When it comes to sports, it’s hard to tail is wagging which dog. Is sports driving the money, or is money driving the sports?
Think about how much it costs to advertise during the Super Bowl?
Do you think people would spend that kind of money for that kind of audience if no one had any money riding on these games?
I don’t either.
But if you’re just getting started in your sports betting hobby, there are some tips you might need to hear.
1. You Should Learn the Basic Bets First
The most basic bets in sports betting are these:
- Point spread bets
- Totals bets
- Moneyline bets
A point spread bet is one where you get a (more-or-less) even money payout on a bet, but the book accounts for the point spread between the teams when determining a winner.
For example, if team A is a 6-point favorite, they have to win by 7 points or more for a bet on them to pay off. And a bet on team B will win if they get within 6 points.
A totals bet is a bet on whether the total score for the contest is over or under a specific number set by the sportsbook.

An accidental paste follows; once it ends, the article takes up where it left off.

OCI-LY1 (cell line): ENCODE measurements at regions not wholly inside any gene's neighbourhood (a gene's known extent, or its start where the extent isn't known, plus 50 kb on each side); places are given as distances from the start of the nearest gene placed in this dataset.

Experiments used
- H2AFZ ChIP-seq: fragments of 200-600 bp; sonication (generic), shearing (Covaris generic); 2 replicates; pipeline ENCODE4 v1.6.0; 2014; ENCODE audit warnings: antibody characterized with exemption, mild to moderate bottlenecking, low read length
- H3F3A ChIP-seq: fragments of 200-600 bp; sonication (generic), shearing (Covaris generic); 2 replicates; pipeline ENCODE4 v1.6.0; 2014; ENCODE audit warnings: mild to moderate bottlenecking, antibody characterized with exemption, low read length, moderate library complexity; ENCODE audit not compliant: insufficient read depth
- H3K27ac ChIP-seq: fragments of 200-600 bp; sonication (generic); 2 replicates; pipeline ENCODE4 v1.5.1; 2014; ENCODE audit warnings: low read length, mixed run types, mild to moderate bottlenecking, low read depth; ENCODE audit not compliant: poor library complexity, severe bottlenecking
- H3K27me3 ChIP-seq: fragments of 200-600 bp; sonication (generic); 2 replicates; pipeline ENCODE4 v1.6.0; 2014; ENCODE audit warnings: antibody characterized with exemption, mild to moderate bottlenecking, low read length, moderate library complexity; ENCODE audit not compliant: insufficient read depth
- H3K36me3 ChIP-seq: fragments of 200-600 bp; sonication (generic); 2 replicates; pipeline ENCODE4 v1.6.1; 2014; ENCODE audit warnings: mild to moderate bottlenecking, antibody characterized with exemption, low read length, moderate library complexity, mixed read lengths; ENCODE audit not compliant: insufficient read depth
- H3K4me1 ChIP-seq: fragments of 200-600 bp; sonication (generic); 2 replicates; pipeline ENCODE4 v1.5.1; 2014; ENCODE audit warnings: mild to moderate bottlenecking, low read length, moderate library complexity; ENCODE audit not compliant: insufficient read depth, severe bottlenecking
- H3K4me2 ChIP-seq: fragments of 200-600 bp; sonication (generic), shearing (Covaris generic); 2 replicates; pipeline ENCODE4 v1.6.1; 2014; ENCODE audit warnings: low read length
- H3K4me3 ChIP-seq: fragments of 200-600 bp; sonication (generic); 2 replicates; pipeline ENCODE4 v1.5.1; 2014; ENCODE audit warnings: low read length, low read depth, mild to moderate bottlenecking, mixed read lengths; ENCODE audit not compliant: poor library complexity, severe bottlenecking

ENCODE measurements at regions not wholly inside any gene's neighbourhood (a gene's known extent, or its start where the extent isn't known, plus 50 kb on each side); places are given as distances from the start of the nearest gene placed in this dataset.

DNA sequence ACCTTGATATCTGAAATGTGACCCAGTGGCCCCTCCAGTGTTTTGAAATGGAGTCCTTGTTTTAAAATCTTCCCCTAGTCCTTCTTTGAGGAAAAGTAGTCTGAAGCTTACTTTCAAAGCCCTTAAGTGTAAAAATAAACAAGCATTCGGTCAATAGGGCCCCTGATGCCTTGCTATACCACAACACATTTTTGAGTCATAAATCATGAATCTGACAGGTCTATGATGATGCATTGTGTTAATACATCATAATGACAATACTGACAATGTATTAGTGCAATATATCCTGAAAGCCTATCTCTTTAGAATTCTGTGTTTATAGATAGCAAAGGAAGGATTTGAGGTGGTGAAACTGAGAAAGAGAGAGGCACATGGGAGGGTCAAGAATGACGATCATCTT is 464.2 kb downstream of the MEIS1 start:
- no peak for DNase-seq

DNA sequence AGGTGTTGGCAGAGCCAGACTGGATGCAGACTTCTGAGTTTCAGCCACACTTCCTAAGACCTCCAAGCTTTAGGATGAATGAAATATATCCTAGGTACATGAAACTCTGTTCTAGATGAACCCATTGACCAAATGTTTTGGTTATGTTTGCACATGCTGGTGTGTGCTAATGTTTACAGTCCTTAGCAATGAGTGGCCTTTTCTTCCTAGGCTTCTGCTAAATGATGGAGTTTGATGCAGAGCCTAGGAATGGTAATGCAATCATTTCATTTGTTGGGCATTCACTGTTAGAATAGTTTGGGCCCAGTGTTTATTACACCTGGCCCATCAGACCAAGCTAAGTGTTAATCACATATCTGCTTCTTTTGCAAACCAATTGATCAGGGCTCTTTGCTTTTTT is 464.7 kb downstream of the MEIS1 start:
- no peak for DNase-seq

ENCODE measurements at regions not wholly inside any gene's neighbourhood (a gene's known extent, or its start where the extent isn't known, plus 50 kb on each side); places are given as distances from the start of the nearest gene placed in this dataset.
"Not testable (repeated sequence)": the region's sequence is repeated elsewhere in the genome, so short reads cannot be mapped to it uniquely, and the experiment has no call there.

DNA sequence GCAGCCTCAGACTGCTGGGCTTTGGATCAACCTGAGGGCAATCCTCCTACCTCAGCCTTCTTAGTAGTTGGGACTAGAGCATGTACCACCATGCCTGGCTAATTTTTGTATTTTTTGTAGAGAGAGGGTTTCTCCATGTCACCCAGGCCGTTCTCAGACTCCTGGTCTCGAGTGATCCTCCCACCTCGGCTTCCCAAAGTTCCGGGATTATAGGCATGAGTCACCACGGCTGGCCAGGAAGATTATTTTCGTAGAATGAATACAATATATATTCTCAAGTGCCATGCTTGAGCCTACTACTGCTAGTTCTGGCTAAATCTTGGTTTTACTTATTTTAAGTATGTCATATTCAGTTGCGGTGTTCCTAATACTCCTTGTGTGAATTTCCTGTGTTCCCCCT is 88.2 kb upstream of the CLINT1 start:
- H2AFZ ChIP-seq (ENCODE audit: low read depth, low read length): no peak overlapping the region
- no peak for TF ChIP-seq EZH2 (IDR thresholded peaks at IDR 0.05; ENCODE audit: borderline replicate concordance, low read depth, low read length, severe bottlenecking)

Finally, a money line bet is a bet that doesn’t account for a point spread, but the amount you win varies based on whether you’re betting on the favorite or the underdog. For example, if you’re betting on the favorite, you might have to risk $165 to win $100. Or, if you’re betting on the underdog, you might only have to risk $100 to win $140.
Understanding those bets will get you started, regardless of which sport you’re betting on.
2. You Need to Understand the House Edge in Sports Betting
The house edge is a statistical measure of how much you’re expected to lose (on average) on each bet that you place. On a standard point spread bet, the house edge is 4.5%.
Where does that edge come from?
It’s called the “vig” or “vigorish.”
Remember when I said that you’re risking “more or less” even money on a bet?
The truth is that you’re risking $110 to win $100.
And when the point spread is accounted for, you have a roughly 50% probability of winning that bet.
When you lose $110 half the time and win $100 half the time, it’s easy to see how the house has an edge.
3. To Profit, You Need to win 52.4% of Your Bets
Assuming the standard ratio of risking $110 to win $100, you need to win 52.38% of your bets just break even. Any number above that will show a profit, and the higher your win ratio is, the better your return on investment will be.